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Alaska & Montana Commonalities. Glaciers* Ponds, lakes and wetlands Forest Fires/Diseases* Migratory Birds Cold Water Fish Fish Sticks and other Seafood Winter Sports Indigenous Peoples Robust Renewable Energy Potential

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alaska montana commonalities
Alaska & Montana Commonalities
  • Glaciers*
  • Ponds, lakes and wetlands
  • Forest Fires/Diseases*
  • Migratory Birds
  • Cold Water Fish
  • Fish Sticks and other Seafood
  • Winter Sports
  • Indigenous Peoples
  • Robust Renewable Energy Potential
  • Iconic, Beautiful Natural States
  • Important Senators*
global warming in montana

“In Montana average annual air temperature has increased about 1 degree… annual snowfall has decreased by 6 to 22 inches across the state, snowmelt is occurring 2-3 weeks earlier than in 1950 and wildfires greater than 1,000 acres have increased six-fold in the last 40 years.”

Dr. Steve Running University of Montana February 2007

Global Warming in Montana

glaciers montana

Shepard Glacier 1913

Shepard Glacier 2005

Glaciers -- Montana
  • “The glaciers of Montana are not merely touchstones. They are crystal balls foretelling our future”Todd Wilkinson – New West Network 6/13/2006
  • Glacier National Park
    • Number of glaciers in 1850: 150
    • Number of glaciers in 2007: 26
forest disease montana
Forest Disease -- Montana
  • Large Infestations of Mountain Pine Beetle
    • In 2006, 813,000 acres of pine forest were recently infected with the beetle.(Missoulian 2/14/07).
  • Dramatically increasing outbreaks of Western Spruce Bud Worm in Montana(Missoulian 2/14/07).
    • In 2006, 1.12 million acres of forests were affected by the insect that consumes the needles of Douglas fir trees.
    • In 2005, 449,000 acres.
    • In 2004, 177,000 acres.
  • The national forests hit hardest by the Western spruce budworm include the Gallatin, Helena and Beaverhead-Deerlodge (Missoulian 2/14/07).
migratory birds scaup
Migratory Birds -- Scaup
  • Population of these diving ducks appears “to be in peril”(Consensus Report 2006 [CR]).
    • Declined from over 7 million (in 1970s) to 3.39 million (2005)(CR).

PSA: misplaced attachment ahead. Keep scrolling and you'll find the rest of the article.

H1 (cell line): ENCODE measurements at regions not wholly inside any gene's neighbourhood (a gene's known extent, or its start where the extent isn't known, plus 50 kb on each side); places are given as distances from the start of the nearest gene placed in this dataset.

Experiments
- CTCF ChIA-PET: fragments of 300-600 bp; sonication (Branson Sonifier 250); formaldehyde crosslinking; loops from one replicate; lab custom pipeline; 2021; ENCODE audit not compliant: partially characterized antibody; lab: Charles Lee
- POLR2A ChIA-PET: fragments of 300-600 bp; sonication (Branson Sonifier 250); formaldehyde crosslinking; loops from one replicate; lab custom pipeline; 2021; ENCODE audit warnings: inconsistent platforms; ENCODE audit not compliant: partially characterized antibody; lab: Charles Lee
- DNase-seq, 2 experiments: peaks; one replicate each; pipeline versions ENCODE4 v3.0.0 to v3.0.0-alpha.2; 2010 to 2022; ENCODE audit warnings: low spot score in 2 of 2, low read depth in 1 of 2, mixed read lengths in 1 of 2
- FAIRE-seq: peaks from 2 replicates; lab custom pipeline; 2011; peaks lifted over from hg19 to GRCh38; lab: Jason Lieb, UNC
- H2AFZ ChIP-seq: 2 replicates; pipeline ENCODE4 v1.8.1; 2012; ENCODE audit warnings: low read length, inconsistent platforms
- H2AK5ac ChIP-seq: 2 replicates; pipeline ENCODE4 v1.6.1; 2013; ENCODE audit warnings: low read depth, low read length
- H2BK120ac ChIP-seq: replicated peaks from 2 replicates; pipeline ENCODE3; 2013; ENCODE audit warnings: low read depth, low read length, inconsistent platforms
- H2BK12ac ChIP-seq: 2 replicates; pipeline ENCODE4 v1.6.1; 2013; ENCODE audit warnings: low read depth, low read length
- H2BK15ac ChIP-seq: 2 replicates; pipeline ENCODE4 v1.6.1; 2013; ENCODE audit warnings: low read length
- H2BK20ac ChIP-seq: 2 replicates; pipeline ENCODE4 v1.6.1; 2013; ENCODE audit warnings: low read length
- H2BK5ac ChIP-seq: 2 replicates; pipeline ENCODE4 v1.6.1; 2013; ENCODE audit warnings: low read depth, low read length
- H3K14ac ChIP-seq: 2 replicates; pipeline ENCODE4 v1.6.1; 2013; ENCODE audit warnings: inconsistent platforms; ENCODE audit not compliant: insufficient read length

• Record low in 2006 -- 3.2 million(Ducks Unlimited 2007).
    • 70% breed in western boreal forest; fastest rate of decline (94,000 birds per year (1978 to 2005.)) “…declines reflect breeding season events”(CR).
  • 19% wetland loss in Yukon Flats (1985-89 v. 2001-03)
    • Where ponds lose 20% or more surface, decline in scaup food sources (i.e., amphipods, gastropods and chironomid larvae)(Corcoran et. al 2007).
dall sheep
Dall Sheep

“…we’re going to have declining Dall sheep. We’re losing their habitat”Dr. John Morton - Kenai National Wildlife Refuge

  • Dall sheep live exclusively in alpine tundra
  • Due to warmer temperatures, the treeline in the Kenai Mountains has risen at a rate of about 1 meter/year over the past 50 years.

Photo: Tim Craig, Wildlife Biologist BLM

muskoxen
Muskoxen
  • Population in northern Alaska and Canada declined from approximately 700 to 400 (Pat Reynolds FWS 2007).
    • Risk Factors
      • Icing events
      • Lower calf production
      • Deeper snow
      • Not highly mobile
      • Increase in disease e.g. nematode lungworm (able to complete life cycle in 1 years vs. 2 years) (Kutz et. al, 2004)
brown bears
Brown Bears
  • Factors of Concern
    • Diet Impairment: fish and berries (Kenai Brown Bears – fish 90% of diet vs. black bears 10%)
    • Hibernation disturbances for reproducing females (Jan-May)
      • 2 months to implant
      • Cub growth
      • Flooding of dens (Sean Farley ADF&G 2007).
  • Reduction in productivity and survival rates followed salmon decline in Kuskokwim (additional research underway)(Steve Kovach FWS 2007).
polar bear in peril
Polar Bear in Peril
  • Largest land or ice predator on earth. Males weigh more than 1200 lbs, 12 ft. long and 50 in. necks.
  • Born in snow dens, weighing about a pound and half
  • Most mobile of all quadrupeds some in excess of 600,00 km2
  • Feed almost entirely on 2 species of ice seals ringed (90%) and bearded
  • Evolved between 80,000 (fossil record) and 200,000 (molecular genetics) years ago(Steve Amstrup, 2007).
slide10

What We Can Do

Government Actions

Senator Max Baucus

“Then there is Sen. Max Baucus (D-Mont.), who among the EPW

Committee Democrats may stand out as her (Senator Boxer’s)

toughest target.”

Then: In 2002, voted against a bill to cap carbon dioxide emissions from power plants. Also opposed the McCain-Lieberman legislation in 2003 and 2005.

Now: "I'm very interested in what California is doing…On the other hand, I think we need a national system. This is a world problem. It's not a single state problem.”

“Cap and trade is very important,” he said.

“It has to be done.”